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Building envelope for reconstruction of Roof

Robert Binder | Posted in Energy Efficiency and Durability on
My 90 year old brick house in Zone 5 (Pittsburgh) has a simple gable roof that covers a finished third floor. This space has knee-walls under a flat ceiling, above which is an unfinished attic space about 4 feet high at the peak. Below all this is a typical stick frame. The exterior walls are comprised of plaster lath, studs, ~1.5″ Celotex-type sheathing nailed to studs, tar paper, ~1″ airspace, and then a brick veneer. There is no exterior wall insulation. The house has central air, and the air handler/cooler is tucked into a third floor knee wall of the stairwell along with a single return. Ducts run through the attic and behind the knees to the rest of the house. Heat is provided from hot water circulating through cast iron radiators.
 
Re-roofing will be needed in a few years. I plan replacing the existing slate shingles with steel shingles. To improve thermal efficiency at the same time, I began evaluating an “over-roof”, as described in 
 
But, I am now leaning towards a different approach, which is to remove the entire existing roof and 3rd floor partition walls (leaving the floor joists), and then reconstruct the third floor so as to achieve more usable space (adding two dormers on the perpendicular axis) and raising the roof planes about a foot. The new roof would be insulated to at least the minimum R under a new roof deck. This seems to offer the most overall value.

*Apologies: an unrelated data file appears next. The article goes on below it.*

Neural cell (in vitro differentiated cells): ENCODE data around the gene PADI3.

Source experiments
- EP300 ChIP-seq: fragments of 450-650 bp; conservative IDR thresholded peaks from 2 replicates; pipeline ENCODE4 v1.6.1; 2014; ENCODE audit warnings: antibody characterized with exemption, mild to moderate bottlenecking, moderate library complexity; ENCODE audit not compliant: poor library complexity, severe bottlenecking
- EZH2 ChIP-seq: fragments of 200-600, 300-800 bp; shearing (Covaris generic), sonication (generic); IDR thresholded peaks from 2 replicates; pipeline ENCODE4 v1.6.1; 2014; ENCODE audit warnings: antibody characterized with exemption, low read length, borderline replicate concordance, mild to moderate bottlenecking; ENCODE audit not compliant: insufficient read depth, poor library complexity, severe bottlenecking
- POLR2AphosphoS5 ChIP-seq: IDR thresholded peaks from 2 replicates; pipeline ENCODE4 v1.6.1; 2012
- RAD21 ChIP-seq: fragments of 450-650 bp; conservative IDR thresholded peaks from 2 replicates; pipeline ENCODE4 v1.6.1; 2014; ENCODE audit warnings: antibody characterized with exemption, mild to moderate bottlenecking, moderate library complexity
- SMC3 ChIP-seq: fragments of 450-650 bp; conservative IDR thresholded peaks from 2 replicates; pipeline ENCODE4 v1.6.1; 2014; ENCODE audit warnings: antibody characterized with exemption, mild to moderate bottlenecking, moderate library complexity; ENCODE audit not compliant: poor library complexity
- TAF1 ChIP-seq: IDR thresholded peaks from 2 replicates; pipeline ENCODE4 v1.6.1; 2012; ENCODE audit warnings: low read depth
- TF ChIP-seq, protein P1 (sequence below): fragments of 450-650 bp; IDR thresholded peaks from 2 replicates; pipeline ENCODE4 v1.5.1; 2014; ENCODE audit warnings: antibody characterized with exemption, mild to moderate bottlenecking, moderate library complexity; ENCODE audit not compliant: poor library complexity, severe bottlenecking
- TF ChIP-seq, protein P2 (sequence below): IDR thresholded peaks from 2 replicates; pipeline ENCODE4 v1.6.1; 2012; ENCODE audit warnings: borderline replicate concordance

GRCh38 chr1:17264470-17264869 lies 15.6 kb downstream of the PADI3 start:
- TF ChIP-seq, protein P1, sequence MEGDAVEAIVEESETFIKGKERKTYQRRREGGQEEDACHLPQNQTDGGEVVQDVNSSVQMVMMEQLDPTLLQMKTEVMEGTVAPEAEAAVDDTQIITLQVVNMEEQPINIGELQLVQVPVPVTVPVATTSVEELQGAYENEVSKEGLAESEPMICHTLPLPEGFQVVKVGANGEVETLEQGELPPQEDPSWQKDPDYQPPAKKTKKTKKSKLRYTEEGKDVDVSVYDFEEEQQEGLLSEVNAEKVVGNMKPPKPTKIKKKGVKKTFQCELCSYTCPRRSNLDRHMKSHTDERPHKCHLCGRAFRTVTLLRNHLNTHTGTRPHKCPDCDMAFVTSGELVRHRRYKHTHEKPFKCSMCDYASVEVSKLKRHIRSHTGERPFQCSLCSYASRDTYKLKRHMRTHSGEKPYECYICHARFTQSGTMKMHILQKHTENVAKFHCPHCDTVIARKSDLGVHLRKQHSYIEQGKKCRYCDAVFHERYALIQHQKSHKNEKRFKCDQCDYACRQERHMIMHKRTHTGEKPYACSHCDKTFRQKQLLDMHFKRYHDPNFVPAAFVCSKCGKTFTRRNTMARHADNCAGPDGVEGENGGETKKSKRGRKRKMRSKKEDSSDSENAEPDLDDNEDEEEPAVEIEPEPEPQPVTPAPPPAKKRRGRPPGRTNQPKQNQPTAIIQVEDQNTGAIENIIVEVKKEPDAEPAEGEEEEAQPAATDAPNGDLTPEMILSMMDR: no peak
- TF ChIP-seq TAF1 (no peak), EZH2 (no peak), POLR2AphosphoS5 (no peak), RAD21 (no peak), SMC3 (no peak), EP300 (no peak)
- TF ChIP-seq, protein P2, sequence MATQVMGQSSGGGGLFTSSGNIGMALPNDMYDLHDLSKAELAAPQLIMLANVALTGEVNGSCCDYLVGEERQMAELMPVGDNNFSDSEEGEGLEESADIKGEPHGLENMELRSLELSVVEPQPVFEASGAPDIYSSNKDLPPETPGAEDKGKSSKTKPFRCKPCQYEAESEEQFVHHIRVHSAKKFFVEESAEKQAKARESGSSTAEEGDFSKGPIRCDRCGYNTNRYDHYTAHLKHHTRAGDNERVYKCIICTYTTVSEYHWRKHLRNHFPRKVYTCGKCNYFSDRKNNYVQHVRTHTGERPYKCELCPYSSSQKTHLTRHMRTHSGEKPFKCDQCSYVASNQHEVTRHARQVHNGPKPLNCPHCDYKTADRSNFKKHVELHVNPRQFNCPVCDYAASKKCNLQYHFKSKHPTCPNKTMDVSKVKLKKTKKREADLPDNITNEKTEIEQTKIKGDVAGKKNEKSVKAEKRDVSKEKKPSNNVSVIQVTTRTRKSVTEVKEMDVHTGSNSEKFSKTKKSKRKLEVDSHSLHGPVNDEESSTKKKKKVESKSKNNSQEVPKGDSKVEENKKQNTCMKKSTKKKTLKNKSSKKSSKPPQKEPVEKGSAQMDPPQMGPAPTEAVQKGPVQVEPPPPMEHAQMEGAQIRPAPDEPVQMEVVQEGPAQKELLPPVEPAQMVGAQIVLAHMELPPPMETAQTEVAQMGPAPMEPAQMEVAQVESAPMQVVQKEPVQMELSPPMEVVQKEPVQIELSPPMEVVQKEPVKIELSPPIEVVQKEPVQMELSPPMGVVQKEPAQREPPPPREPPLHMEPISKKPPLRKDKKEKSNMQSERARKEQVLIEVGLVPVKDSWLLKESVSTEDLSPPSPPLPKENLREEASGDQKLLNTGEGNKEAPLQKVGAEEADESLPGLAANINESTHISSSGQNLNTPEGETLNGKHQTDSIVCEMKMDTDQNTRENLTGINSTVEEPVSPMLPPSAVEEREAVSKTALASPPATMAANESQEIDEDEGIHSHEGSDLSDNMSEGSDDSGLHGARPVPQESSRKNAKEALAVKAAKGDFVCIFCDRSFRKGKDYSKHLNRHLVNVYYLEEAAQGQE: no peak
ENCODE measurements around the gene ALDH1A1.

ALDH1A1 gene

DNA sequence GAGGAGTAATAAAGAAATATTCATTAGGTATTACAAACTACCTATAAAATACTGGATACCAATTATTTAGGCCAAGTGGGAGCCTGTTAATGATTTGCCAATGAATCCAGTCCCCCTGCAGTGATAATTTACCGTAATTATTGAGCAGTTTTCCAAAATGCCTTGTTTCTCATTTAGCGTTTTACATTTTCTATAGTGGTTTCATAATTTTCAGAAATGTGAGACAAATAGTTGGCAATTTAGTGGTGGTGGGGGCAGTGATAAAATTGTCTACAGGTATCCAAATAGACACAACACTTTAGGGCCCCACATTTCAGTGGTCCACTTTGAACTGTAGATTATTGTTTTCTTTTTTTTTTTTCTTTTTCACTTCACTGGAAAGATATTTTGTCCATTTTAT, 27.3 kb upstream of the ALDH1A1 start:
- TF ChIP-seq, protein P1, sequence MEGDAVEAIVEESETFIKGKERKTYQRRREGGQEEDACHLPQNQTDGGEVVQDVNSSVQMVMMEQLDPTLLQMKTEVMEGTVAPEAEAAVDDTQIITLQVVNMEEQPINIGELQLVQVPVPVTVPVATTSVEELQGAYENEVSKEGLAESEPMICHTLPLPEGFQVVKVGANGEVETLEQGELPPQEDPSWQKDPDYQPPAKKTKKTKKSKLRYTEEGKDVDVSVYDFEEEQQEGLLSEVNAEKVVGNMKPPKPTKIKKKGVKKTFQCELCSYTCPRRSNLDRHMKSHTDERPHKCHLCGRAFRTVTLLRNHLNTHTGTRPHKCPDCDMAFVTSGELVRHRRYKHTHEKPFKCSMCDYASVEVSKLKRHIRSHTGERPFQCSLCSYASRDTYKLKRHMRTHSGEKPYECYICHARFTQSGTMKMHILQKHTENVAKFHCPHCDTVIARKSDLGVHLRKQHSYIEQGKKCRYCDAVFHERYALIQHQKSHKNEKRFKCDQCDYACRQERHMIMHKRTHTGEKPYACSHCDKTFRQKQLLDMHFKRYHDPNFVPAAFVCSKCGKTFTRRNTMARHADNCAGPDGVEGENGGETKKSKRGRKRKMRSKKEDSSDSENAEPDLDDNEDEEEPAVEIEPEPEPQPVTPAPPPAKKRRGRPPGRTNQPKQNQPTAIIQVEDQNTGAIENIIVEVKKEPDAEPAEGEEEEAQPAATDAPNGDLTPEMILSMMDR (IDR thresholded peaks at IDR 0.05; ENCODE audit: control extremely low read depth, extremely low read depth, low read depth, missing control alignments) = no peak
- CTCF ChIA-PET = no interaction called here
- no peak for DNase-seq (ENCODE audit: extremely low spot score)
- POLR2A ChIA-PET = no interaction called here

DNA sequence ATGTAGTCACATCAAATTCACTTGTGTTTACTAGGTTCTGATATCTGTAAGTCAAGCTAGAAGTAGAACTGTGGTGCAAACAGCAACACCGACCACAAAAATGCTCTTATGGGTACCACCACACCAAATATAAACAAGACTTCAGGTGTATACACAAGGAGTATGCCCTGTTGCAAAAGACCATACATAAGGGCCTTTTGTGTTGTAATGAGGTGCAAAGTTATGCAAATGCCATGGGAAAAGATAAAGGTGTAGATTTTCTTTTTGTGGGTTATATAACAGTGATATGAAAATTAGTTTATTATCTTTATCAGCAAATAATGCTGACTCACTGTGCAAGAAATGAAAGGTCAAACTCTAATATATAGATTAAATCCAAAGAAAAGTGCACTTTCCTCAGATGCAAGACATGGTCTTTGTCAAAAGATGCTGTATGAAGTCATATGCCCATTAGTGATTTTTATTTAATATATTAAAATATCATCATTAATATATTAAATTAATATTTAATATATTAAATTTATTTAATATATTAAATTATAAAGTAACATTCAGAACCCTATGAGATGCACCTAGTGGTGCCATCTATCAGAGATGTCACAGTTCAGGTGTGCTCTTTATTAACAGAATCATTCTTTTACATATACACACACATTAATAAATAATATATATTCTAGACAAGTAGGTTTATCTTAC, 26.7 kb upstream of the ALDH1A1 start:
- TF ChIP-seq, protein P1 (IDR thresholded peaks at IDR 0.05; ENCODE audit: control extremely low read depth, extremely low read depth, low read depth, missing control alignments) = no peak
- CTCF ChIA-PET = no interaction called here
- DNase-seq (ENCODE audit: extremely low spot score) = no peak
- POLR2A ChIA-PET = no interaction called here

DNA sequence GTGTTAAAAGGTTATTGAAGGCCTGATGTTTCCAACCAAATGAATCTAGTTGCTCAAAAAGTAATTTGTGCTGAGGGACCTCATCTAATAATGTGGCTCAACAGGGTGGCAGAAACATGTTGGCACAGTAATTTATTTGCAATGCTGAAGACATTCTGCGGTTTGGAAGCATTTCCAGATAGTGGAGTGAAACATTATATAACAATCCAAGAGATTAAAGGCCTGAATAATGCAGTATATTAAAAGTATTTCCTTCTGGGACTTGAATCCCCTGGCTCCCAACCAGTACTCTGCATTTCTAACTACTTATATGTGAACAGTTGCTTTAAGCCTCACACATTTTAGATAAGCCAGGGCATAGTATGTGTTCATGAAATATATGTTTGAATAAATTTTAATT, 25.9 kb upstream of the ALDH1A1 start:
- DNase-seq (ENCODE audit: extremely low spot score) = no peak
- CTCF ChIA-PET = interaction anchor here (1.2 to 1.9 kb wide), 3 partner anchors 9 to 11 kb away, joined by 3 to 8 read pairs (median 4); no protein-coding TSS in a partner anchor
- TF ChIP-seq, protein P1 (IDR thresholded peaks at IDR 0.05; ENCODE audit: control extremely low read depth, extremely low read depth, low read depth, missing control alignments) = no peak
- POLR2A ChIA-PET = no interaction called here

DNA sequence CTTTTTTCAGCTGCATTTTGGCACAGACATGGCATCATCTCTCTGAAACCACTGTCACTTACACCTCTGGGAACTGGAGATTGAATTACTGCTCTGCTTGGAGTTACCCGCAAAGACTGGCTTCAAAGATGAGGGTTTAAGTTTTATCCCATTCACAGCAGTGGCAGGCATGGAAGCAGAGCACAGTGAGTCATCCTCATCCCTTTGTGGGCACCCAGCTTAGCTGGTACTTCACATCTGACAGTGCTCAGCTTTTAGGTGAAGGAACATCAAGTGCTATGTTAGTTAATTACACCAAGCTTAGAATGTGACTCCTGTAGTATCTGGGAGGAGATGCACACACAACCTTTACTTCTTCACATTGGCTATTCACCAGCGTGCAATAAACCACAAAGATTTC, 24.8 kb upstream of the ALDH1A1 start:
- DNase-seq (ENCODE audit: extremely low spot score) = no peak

My question is how to integrate the new framing with the existing exterior walls to achieve an improved building envelope. I plan to relocate the air handler and ducting within conditioned space. For the second floor, I am considering adding cellulose blown-in through holes punched through the lath to fill the stud cavities, but I’m unsure if that is wise, owing to the risk of condensation and resulting rot, mold, etc. and how that would work with the new structure.
 
Thanks in advance for suggestions, etc.
Bob B.
 

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